Operational audit is the activity of reviewing the operating procedures and methods of a company to assess the efficiency and effectiveness of the company's operations. In addition, the operational audit also aims to identify problems that occur in the company's operational processes and then make a report containing recommendations for further corrective actions.
This internal audit process reflects how the company's vision and mission can be translated and applied effectively to management's operational strategy. This audit process must also meet QUAIP (Quality Assurance and Improvement Program), quality assurance, and improvement for the company.
This operational audit process is critical. Therefore, it is not surprising that this process becomes full of pressure because it is often referred to as the "finding fault" process. However, even though the audit process is limited to finding faults, this audit process covers the company's operational matters with an enormous scope.
Because of its vital function, a company will always be required to improve its operational audit performance. Then, how to improve the company's operational audit performance? Check out the information below, yes.
Auditor Education About Your Company's Operational Audit Objectives
The primary purpose of an operational audit is to determine whether the company's procedures, policies, and resources lead the company to achieve its goals effectively and efficiently. These goals can then be translated into more detailed objectives according to your company's specific goals.
For example, in the F&B industry, companies want their customers to get a quality and consistent dining experience in whichever branch they transact. To that end, the objectives of the operational audit were further clarified into several categories, such as ensuring food safety and hygiene, cleanliness of service areas and kitchens, consistency of customer service by employees, and brand standardization and marketing promotions.
For your auditors to perform their duties accurately, you need to educate the auditors about the objectives of the operational audit that you have created. Give them an understanding of why an operational audit is essential.
Clear Operational Audit Questionnaire
Without a straightforward audit questionnaire, you can miss out on the information the company needs. There are several tips that you can use in creating a questionnaire:
- Use multiple-choice questions to get accurate and consistent answers. These questions will also help your teamwork on the audit faster. Add a comment field so employees can provide more information about the answer.
- Categorize the questions and arrange the questions in the order of the audit process. You can group questions according to the same audit area or topic. The order of questions must also be adjusted to the audit process to facilitate the auditor's work. For example, start the questionnaire with questions about the cleanliness of the restaurant's service area, whether the tables are clean, whether the lights are off, whether the employees are wearing uniforms, then follow up with a questionnaire for the kitchen area, warehouse, and so on. A good category and order of questions will also make it easier for you as an audit report reader.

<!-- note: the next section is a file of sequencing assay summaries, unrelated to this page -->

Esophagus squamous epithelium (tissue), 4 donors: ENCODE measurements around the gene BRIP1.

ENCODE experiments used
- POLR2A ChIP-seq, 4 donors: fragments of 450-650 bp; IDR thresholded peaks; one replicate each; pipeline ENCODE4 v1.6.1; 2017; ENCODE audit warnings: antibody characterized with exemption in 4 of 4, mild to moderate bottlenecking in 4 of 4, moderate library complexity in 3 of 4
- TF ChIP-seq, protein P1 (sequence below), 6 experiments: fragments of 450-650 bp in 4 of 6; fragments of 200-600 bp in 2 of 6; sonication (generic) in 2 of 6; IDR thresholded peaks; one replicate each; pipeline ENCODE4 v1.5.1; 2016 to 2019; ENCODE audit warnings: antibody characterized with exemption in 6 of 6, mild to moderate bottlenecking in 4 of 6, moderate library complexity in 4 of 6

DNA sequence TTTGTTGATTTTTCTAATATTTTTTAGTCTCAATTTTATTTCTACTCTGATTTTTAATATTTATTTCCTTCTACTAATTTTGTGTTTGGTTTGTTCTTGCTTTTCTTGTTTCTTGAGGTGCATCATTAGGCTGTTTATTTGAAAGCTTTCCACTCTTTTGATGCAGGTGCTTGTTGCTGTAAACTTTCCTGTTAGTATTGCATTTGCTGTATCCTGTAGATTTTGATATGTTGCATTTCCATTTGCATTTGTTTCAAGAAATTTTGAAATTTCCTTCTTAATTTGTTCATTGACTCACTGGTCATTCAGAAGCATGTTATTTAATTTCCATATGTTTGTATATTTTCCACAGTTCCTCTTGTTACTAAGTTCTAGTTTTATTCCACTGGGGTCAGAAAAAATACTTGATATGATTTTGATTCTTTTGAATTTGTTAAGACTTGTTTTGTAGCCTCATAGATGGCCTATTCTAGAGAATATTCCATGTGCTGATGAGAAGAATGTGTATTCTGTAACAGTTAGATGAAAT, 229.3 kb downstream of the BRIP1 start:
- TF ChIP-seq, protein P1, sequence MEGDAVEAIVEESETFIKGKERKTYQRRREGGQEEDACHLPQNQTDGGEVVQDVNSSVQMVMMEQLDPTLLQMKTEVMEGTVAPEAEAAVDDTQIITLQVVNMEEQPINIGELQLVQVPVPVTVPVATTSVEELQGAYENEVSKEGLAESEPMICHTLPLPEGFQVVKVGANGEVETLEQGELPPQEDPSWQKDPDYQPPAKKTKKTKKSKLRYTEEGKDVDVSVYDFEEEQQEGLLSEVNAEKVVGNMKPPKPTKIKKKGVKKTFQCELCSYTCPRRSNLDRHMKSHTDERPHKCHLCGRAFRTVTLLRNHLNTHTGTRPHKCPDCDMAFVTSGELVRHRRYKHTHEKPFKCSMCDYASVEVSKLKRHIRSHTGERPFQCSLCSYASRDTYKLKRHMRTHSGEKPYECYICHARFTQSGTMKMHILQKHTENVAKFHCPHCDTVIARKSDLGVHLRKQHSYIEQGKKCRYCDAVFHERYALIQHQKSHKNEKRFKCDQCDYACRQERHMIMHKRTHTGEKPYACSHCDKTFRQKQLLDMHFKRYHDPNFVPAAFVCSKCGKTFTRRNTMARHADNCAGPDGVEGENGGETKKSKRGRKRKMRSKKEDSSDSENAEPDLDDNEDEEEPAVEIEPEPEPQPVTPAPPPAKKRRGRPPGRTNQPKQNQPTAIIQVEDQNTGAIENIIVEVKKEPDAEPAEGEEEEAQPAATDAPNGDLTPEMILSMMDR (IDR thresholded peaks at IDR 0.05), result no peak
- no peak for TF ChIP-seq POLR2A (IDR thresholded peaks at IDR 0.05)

- Include a reference photo if you want the audit team to match the conditions in the field with the standard requirements. For example, if you have a planogram or visual merchandising plan, include a photo of the guide so that your audit team can see which areas need improvement. Ask the auditor to include photos of conditions in the field and the report he is working on.
When you can create clear and detailed questionnaires, you can gain a lot of insights that will help you make the right business decisions in less time.
Provide Training for the Audit Team on How to Conduct Operational Audits
In addition to making a precise audit questionnaire, you should also educate your auditors. In addition, to understand the auditor about the purpose of conducting the audit process, you also need to provide the auditor with training on how to conduct an internal audit correctly and adequately. If you use technology to support, train the audit team on how to make the most of the technology.
Trust the Auditor
Giving trust to the auditor is one of the keys to the success of the audit process. They will be more than happy to conduct an audit when they gain the trust of you as the owner or manager. Because many managers do not or lack confidence in their auditors and question the entire work of auditors. This, of course, will make the auditor's performance less than optimal, and the audit process will be hampered.
Support Your Auditor with Technology
In this age of technology, it is time for you to equip auditors with operational audit applications. A digital operational audit platform will be handy in making it easier for your auditors to carry out the audit process. In addition to making it easier for the audit team in the field, you will also create a comprehensive audit questionnaire, ensuring whether the audit team comes to the site, conducts an audit, and gets automated and real-time analytics.
Are you looking for a technology partner to simplify your company's audit process?
Consult the operational management of your business for free with the Nimbly team.